By the time I reached the Visitor's Center Information desk, 45 minutes had elapsed. It would take a miracle to reach Grant's National Historic Site before it closed. The Ranger said I could but probably had only 5 or 10 minutes to spare. I couldn't get my GPS to locate the place with an address. The Ranger said it's a tough one to get to. He gave me what he felt were good instructions--and it's really NOT in St. Louis as the Passport book states. I left the Arch without seeing anything of historic value about St. Louis. It's not my first trip to St. Louis, but seeing anyplace from the seat of a motorcycle always makes it a novel experience.
As I walked back to the garage I came to another Ranger. As a check on what the first one said, I asked how far the Grant site was. He estimated 15 minutes, 10 minutes LESS than his co-worker. I decided to call the site and wade through the annoyingly automated phone system before being able to select a live person. When I reached one, she told me that I would probably pull in five minutes before they closed and, "We close right on time." She gave me detailed instructions, which differed dramatically from the first set of instructions. This was a longer route? but more direct. She doubted that I would make it there on time and her instructions seemed to guarantee it. That was all I needed as I too had reached a similar conclusion. While inside the Visitor's Center, I had stamped my book a second time for the Louis & Clark National Hist. Trail. I don't know if this will count, but my goal was two stamps for St. Louis. I decided to scrap any notion of staying overnight. I'd seen enough of St. Louis--I wanted out of Dodge. The wind's beating and hunger had made me a tad moody. I needed to slow the pace.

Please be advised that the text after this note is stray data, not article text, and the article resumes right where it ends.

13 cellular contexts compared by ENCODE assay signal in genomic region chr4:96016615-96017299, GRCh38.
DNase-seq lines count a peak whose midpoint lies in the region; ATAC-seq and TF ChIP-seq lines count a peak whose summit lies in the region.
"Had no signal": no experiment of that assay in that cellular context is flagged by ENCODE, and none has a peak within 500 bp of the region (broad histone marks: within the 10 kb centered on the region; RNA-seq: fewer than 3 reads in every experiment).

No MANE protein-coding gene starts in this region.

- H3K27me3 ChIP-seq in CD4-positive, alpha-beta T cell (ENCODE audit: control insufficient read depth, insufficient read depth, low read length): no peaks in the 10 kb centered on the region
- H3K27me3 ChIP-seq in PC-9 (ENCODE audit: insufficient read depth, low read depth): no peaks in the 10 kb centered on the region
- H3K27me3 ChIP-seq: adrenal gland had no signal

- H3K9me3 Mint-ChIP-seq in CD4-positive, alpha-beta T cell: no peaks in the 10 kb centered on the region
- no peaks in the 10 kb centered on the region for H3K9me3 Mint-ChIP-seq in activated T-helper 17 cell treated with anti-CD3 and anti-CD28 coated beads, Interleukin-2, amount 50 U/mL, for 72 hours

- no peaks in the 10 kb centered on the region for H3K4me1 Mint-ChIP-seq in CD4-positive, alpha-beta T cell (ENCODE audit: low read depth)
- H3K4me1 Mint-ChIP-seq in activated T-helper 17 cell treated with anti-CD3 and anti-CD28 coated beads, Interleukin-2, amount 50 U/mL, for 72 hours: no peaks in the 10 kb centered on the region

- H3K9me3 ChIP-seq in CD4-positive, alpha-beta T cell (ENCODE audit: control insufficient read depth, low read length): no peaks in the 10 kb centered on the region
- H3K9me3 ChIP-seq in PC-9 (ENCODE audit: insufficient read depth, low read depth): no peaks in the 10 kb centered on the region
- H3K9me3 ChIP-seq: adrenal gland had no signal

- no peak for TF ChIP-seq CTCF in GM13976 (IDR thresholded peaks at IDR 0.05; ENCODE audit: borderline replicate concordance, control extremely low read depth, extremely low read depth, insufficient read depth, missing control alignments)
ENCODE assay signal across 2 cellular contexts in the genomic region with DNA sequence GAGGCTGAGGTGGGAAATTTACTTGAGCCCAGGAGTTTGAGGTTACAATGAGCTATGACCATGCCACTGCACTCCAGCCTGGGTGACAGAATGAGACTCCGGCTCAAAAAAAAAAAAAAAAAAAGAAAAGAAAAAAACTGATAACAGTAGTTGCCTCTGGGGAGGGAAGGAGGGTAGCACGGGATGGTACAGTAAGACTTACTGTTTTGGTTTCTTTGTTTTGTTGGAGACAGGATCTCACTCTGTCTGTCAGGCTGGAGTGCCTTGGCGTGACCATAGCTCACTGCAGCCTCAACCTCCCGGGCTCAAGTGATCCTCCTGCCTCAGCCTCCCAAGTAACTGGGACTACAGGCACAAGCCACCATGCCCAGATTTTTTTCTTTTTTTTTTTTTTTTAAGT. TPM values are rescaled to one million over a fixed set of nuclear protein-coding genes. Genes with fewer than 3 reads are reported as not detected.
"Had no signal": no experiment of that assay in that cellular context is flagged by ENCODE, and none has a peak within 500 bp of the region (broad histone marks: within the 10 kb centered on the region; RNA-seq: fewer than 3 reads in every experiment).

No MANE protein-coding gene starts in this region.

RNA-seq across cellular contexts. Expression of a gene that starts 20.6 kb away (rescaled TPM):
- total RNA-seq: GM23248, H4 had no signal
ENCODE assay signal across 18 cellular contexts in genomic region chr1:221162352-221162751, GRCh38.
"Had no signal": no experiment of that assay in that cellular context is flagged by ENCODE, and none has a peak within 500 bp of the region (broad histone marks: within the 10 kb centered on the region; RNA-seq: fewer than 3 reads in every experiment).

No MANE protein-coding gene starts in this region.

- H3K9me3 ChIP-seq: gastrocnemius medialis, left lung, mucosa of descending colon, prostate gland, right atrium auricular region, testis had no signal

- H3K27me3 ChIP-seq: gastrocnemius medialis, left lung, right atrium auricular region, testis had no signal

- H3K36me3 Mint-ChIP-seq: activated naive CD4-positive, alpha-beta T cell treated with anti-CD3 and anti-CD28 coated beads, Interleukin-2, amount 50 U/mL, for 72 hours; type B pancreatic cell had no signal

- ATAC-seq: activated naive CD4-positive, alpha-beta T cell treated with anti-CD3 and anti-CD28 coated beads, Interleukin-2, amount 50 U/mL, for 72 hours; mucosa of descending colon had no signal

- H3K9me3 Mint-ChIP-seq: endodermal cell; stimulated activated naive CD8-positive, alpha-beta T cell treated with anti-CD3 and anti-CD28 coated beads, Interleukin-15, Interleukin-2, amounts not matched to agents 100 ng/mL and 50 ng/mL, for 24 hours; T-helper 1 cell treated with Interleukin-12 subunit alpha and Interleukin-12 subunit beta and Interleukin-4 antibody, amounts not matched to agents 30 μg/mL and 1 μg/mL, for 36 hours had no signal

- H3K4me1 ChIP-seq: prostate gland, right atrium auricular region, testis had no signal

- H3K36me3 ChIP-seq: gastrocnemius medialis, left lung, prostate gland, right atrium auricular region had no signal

I hit "Go Home" on the GPS and made my way across the Martin Luther King Bridge and found I-70E and I-55N, which I took to IL. It was now 4:45 pm and would mean arriving home around 10pm. I didn't care. If I ate a decent meal, I'd be good the rest of the way. I rode for 90 minutes before finding a place to eat. I had a light, good meal and relaxed for about an hour before leaving. The GPS said I would arrive home at 10:59. Times like this make having music a good thing. I dug out the Ipod, stopped only for gas and was in the house at 11:15pm. The miles peeled away. With the exception of the SaddleSore I completed (over 1000 miles in less than 24 hours), I set a personal daily for myself. Knowing I can go the distance--even under challenging circumstances, will serve me well should I decide to finish this National Parks Tour.
I had planned to go to Indiana this morning--there's an easy stamp in Chesterton. Instead, I'm going to hang around, read the newspaper, finally finish Levitt's book, Freakonomics, and celebrate my commercially expropriated holiday, Mother's Day, any way the mood strikes.
Saturday ride total: 620.3 miles